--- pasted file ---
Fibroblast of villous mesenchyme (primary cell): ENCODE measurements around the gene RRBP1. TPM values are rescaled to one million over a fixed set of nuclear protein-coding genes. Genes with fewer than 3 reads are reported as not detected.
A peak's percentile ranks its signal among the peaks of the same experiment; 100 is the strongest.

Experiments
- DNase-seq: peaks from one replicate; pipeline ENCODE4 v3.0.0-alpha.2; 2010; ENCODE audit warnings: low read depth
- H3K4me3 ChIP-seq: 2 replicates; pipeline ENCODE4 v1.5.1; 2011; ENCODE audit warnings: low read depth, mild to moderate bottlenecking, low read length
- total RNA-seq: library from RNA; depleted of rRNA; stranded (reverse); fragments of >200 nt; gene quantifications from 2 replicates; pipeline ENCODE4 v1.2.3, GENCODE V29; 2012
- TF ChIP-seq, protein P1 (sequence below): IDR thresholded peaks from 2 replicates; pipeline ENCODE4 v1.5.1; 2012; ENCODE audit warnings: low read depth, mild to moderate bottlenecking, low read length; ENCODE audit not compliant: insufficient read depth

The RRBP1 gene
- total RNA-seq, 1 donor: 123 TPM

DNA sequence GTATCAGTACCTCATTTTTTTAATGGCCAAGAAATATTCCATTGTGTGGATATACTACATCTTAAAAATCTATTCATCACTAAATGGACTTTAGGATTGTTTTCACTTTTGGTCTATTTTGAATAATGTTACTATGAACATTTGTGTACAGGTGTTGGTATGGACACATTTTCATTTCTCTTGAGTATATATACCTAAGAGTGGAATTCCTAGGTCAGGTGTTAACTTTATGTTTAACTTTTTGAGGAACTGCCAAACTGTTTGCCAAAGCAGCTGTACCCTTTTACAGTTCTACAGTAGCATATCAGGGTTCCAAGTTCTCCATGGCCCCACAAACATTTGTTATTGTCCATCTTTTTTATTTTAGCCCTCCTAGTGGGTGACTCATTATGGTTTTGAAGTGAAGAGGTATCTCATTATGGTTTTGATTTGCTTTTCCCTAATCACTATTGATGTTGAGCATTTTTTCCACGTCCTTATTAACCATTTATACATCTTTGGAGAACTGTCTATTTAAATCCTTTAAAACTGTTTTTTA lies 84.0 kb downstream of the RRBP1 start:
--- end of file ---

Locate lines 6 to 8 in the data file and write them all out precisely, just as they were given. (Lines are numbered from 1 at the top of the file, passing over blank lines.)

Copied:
- total RNA-seq: library from RNA; depleted of rRNA; stranded (reverse); fragments of >200 nt; gene quantifications from 2 replicates; pipeline ENCODE4 v1.2.3, GENCODE V29; 2012
- TF ChIP-seq, protein P1 (sequence below): IDR thresholded peaks from 2 replicates; pipeline ENCODE4 v1.5.1; 2012; ENCODE audit warnings: low read depth, mild to moderate bottlenecking, low read length; ENCODE audit not compliant: insufficient read depth

The RRBP1 gene